Tuesday January 28, 2020
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Here’s Why iPhone 11 Pro Seems to be Sharing Location Against User Setting

"Ultra Wideband technology is an industry standard technology and is subject to international regulatory requirements that require it to be turned off in certain locations," said the statement

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iPhones will require an iOS update to maintain accurate GPS location and to continue to use functions that rely on correct date and time, including App Store, iCloud, email, and web browsing. Pixabay

Dismissing reports that iPhone 11 Pro continuously collects and transmits its users location data even when the user has blocked it from doing so, Apple has said that the confusion arose because of its ultra wideband technology.

In a blog and an accompanying video, security journalist Brian Krebs this week demonstrated a potential privacy leak in the new iPhone line that appeared to continue to collect GPS data for certain apps and system services despite manual disablement of individual Location Services in iPhone Settings.

Responding to the claim, Apple said that the location beaconing Krebs documented in a video was related to ultra wideband technology that “provides spatial awareness allowing iPhone to understand its position relative to other ultra wideband enabled devices (i.e. all new iPhone 11s, including the Pro and Pro Max).”

Ultra wideband is a radio technology that uses a very low energy level for short-range, high-bandwidth communications of a large portion of the radio spectrum without interfering with more conventional transmissions, krebsonsecurity.com reported on Thursday.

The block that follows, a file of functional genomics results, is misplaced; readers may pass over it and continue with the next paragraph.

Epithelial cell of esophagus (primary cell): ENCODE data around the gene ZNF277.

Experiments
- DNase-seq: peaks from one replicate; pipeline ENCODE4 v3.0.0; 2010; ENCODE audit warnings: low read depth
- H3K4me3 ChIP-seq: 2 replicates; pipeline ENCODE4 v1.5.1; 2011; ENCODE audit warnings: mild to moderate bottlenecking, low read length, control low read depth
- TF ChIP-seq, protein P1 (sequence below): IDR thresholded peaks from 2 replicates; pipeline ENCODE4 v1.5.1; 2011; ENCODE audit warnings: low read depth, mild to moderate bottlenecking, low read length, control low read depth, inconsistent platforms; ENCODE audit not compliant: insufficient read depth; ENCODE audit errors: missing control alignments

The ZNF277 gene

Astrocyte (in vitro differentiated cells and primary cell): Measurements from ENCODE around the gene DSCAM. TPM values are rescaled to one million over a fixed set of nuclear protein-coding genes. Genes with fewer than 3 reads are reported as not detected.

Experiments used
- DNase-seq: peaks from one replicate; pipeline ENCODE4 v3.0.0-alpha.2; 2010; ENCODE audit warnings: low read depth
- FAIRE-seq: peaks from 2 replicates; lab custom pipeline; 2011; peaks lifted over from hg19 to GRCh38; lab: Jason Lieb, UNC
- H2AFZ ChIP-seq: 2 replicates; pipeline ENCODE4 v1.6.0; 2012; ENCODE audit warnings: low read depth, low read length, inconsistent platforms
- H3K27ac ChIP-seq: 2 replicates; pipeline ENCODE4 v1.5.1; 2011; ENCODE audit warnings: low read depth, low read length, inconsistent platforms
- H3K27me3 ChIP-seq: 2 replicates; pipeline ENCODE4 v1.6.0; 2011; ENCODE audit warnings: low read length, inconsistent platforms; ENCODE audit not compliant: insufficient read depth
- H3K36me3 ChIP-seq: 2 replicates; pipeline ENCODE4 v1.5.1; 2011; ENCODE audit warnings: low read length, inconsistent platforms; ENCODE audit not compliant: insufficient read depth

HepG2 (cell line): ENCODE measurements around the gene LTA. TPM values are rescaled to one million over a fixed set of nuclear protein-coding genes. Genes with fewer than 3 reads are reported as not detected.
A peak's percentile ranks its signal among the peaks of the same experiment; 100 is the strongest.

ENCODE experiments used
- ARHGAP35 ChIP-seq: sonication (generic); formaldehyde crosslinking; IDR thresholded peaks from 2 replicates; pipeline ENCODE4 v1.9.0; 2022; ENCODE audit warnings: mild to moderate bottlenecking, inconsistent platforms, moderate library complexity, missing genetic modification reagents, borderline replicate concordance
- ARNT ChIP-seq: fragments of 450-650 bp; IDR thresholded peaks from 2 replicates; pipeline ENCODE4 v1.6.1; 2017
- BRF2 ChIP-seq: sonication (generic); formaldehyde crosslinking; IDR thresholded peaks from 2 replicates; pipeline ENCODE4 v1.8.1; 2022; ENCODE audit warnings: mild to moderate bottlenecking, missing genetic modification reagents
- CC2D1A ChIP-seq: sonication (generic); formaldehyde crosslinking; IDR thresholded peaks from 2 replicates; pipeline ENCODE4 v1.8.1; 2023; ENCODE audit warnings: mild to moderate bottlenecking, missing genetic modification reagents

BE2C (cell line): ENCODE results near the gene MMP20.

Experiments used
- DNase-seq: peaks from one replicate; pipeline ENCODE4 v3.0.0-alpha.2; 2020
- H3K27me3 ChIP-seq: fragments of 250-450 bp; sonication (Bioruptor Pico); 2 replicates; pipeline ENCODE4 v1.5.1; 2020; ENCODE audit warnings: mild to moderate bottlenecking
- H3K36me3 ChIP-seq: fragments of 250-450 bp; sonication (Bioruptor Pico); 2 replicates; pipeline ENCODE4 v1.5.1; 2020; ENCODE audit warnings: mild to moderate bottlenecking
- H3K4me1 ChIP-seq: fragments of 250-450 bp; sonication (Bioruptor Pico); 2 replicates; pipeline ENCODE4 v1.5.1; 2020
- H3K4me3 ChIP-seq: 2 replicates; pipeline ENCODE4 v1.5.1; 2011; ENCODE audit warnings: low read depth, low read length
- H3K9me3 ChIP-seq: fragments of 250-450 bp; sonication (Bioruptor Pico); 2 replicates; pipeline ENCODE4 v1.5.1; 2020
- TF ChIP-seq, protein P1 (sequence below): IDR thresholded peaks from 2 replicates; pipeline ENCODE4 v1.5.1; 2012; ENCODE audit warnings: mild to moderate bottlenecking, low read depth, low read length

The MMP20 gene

“So users can do things like share a file with someone using AirDrop simply by pointing at another user’s iPhone,” Apple was quoted as saying in the statement.

Apple, iPhones, launch, stream, Netflix
iPhones are on display at an Apple store in Prince William Country, Virginia. (Photo: Diaa Bekheet) VOA

Krebs said he found the behaviour of the device at odds with Apple’s own privacy policy and with its recent commercials stating that customers should be in full control over what they share via their phones and what their phones share about them.

Apple explained that the location information indicator appears because the device periodically checks to see whether it is being used in a handful of countries for which Apple has not yet received approval to deploy ultra wideband.

Also Read: Social Media Giant Facebook Sues Chinese Company Over Alleged ad Fraud

“Ultra Wideband technology is an industry standard technology and is subject to international regulatory requirements that require it to be turned off in certain locations,” said the statement.

“iOS uses Location Services to help determine if iPhone is in these prohibited locations in order to disable Ultra Wideband and comply with regulations. The management of Ultrawide Band compliance and its use of location data is done entirely on the device and Apple is not collecting user location data,” it added. (IANS)